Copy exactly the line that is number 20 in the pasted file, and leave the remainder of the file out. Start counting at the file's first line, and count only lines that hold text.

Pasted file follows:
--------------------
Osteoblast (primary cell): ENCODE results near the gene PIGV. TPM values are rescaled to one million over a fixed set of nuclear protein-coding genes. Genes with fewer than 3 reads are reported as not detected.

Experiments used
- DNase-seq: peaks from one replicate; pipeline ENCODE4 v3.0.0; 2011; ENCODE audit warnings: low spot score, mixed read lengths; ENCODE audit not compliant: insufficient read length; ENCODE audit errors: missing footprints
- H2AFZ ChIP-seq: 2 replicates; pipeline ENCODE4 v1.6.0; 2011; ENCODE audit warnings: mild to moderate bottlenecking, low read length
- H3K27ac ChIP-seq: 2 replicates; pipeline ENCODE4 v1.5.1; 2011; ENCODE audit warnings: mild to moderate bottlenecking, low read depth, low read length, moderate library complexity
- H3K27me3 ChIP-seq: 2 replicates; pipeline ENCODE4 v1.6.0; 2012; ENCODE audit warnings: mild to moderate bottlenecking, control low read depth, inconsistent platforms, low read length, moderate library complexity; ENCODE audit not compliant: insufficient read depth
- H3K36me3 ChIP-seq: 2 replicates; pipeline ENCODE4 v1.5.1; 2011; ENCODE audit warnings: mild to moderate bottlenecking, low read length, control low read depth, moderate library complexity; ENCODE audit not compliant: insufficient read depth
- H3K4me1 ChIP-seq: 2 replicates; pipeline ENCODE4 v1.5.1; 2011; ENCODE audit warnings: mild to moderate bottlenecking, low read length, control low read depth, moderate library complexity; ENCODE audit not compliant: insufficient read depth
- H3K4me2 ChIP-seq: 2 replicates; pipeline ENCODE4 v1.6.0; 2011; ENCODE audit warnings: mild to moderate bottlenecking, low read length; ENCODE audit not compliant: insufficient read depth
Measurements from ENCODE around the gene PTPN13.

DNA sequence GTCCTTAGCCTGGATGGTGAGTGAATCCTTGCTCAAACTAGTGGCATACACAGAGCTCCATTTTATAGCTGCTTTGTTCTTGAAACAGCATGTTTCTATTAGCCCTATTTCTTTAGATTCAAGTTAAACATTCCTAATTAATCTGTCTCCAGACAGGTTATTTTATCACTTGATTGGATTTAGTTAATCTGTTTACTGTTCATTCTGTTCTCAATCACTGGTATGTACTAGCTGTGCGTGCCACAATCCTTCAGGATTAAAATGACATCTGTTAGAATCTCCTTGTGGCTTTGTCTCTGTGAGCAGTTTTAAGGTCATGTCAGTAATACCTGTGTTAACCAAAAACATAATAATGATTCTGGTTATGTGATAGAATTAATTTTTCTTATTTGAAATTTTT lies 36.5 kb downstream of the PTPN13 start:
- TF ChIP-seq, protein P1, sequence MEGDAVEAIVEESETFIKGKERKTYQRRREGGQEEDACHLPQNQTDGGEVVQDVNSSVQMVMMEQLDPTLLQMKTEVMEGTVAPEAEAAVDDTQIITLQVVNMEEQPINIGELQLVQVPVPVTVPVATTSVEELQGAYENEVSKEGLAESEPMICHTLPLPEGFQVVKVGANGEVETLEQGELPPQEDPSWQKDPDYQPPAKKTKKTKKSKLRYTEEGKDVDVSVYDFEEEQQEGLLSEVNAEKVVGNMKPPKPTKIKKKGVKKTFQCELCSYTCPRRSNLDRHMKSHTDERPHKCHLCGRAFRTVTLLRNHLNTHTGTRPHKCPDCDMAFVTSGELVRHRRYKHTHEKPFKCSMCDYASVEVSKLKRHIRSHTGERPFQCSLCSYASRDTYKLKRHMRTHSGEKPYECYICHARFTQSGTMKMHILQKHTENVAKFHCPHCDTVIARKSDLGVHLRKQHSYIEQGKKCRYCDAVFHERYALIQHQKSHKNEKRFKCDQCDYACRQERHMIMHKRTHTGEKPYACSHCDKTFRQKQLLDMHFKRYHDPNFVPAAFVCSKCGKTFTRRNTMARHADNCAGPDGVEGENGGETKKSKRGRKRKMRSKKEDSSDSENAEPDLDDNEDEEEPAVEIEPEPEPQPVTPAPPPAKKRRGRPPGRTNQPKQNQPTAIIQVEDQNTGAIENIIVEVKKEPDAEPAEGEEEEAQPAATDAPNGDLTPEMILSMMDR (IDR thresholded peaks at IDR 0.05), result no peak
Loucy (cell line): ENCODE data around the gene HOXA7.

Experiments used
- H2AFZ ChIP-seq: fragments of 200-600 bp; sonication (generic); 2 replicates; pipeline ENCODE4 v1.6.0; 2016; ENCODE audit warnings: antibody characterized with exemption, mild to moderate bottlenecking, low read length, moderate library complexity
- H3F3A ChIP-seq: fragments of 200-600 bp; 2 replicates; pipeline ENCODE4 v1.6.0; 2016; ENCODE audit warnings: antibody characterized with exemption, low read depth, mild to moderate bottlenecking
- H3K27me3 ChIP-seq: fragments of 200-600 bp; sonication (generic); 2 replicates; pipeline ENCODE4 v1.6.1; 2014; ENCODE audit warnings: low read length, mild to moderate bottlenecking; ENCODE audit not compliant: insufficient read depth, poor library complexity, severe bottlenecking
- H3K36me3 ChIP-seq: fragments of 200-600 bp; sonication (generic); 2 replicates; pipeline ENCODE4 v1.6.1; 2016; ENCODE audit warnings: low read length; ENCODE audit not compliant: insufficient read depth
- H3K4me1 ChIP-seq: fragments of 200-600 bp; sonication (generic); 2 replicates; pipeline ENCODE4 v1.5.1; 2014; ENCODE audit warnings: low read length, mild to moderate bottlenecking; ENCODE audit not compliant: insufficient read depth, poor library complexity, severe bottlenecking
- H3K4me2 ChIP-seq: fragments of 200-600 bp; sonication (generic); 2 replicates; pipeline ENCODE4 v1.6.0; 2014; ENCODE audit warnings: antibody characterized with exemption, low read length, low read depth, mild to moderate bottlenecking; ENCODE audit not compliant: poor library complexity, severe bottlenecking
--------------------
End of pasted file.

- H3K4me2 ChIP-seq: fragments of 200-600 bp; sonication (generic); 2 replicates; pipeline ENCODE4 v1.6.0; 2014; ENCODE audit warnings: antibody characterized with exemption, low read length, low read depth, mild to moderate bottlenecking; ENCODE audit not compliant: poor library complexity, severe bottlenecking